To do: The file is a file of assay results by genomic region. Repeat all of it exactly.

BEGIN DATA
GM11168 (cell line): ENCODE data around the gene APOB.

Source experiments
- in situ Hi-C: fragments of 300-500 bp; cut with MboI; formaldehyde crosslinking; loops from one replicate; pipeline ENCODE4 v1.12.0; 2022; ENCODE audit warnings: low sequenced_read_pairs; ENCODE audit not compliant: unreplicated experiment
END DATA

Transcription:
GM11168 (cell line): ENCODE data around the gene APOB.

Source experiments
- in situ Hi-C: fragments of 300-500 bp; cut with MboI; formaldehyde crosslinking; loops from one replicate; pipeline ENCODE4 v1.12.0; 2022; ENCODE audit warnings: low sequenced_read_pairs; ENCODE audit not compliant: unreplicated experiment